That suggests Singapore Life will make a big push into investment-linked products, but not just to manufacture them. It is using technology to become a distributor of wealth products.

“Our future will be to optimize any kind of fund within the portfolio,” he said, noting Singapore Life can do so within its insurance license. “The lines between financial services are blurring. Banks no longer hold dominion over financial services.”

De Oude’s background includes consulting, actuarial work at Swiss Re, and running the Singapore arms of HSBC Life. He founded Singapore Life in 2014, but spent the first three years raising capital.

From the start, the aim was twofold: outcompete bigger incumbents on the strength of organizing the business around cutting-edge technology; and leveraging Singapore’s industry serving wealth-management services to global elites.

“It’s a very competitive high-net-worth market,” de Oude said, saying life insurance companies already write $6 billion per annum in premiums in Hong Kong and Singapore for wealthy individuals.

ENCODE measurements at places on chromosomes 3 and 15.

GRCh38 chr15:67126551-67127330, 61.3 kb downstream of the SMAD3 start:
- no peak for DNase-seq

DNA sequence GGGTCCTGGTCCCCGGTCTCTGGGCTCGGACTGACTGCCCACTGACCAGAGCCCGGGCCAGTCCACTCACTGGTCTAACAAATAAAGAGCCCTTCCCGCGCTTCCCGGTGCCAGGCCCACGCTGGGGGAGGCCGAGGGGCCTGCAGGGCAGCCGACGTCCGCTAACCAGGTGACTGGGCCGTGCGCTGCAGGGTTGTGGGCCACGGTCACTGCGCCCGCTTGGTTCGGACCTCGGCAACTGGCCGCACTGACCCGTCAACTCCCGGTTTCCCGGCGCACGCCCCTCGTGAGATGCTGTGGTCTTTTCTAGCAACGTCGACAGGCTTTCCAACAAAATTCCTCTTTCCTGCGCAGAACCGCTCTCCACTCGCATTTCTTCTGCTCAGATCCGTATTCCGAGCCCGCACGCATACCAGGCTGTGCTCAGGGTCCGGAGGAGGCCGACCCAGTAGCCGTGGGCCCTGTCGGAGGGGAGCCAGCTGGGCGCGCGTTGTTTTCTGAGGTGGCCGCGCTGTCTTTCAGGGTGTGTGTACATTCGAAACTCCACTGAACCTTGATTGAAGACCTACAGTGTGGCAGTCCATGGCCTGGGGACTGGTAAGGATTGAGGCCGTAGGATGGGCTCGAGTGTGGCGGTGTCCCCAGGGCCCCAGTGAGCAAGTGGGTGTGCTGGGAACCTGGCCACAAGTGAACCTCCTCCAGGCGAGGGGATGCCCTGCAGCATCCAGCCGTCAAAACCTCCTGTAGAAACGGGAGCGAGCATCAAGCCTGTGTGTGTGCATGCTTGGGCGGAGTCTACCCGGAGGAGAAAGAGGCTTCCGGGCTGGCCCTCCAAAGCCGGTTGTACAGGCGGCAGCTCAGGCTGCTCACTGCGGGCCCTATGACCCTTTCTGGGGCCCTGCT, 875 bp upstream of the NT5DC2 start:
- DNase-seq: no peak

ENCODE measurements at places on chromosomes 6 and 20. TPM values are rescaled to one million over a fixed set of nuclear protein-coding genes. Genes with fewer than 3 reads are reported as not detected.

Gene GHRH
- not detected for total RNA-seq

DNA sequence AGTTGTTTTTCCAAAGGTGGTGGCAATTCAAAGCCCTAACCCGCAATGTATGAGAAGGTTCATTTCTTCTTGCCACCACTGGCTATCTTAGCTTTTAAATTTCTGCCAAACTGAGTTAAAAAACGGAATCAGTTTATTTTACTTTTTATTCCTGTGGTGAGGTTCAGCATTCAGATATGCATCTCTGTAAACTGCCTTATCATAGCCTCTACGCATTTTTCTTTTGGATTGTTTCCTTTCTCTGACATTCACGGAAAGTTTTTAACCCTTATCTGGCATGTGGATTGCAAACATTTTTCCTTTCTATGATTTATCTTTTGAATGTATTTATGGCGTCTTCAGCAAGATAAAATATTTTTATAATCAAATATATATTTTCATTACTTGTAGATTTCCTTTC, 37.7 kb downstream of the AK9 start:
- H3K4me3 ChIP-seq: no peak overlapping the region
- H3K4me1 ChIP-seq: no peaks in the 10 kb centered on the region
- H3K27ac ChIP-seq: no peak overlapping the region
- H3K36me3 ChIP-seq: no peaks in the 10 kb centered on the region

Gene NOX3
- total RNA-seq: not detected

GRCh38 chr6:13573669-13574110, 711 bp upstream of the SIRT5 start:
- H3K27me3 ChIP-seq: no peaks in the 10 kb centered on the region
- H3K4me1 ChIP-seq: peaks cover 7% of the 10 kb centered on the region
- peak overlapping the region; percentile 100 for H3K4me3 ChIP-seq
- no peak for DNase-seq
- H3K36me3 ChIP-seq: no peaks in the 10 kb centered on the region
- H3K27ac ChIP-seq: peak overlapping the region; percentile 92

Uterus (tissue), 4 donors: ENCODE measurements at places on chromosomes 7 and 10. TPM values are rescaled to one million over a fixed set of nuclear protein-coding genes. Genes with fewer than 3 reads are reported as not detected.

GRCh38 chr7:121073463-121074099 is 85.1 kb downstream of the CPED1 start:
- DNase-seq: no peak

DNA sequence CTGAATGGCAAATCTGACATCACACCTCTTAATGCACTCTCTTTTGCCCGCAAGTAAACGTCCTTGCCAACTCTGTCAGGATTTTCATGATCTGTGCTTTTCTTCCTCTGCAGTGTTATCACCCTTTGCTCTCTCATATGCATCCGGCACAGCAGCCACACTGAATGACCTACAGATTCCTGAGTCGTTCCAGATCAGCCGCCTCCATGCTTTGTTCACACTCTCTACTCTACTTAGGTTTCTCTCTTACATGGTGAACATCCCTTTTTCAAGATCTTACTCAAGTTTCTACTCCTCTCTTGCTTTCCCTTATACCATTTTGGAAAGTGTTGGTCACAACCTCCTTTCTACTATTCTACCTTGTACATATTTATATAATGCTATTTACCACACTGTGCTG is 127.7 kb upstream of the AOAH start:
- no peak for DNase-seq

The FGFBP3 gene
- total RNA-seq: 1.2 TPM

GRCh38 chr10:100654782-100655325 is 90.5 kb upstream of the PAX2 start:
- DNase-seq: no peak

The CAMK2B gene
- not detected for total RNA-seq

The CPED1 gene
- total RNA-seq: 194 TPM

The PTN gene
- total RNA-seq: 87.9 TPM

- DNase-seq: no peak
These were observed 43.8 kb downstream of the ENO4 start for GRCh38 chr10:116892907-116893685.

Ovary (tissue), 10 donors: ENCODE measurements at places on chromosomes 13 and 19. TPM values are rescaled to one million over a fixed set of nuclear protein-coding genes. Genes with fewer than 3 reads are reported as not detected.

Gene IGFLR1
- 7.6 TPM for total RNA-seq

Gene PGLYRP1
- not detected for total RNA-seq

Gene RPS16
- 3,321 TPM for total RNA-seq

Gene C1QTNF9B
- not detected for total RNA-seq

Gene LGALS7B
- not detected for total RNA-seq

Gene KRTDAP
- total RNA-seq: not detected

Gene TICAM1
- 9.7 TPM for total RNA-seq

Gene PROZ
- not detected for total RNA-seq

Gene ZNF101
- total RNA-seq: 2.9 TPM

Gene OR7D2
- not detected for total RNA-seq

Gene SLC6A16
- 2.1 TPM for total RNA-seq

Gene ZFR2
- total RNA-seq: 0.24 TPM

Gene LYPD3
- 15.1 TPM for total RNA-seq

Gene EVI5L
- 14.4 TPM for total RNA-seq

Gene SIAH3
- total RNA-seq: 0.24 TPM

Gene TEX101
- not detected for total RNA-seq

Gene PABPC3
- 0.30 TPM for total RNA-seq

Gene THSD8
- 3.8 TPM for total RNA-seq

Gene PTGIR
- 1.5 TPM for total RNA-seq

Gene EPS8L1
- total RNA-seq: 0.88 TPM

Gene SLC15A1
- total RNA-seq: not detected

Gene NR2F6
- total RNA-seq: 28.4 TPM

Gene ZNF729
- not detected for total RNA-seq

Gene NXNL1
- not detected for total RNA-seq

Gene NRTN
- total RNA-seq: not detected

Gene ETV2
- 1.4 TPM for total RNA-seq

Developing private-bank like services are a business priority for the likes of AIA and Prudential. “But no one has done it digitally,” de Oude said.

What digitizing insurance means
The time between setting up the business with a cutting-edge tech stack in 2014, and getting the required capital to go live in 2017, saw incumbents wake up to the digital threat. They are also automating. But de Oude says there’s a difference between “slick front ends” and end-to-end automation. Singapore Life has 50 employees, a fraction of the big teams at incumbents, so it offers products more cheaply: 30% cheaper for term life, de Oude said.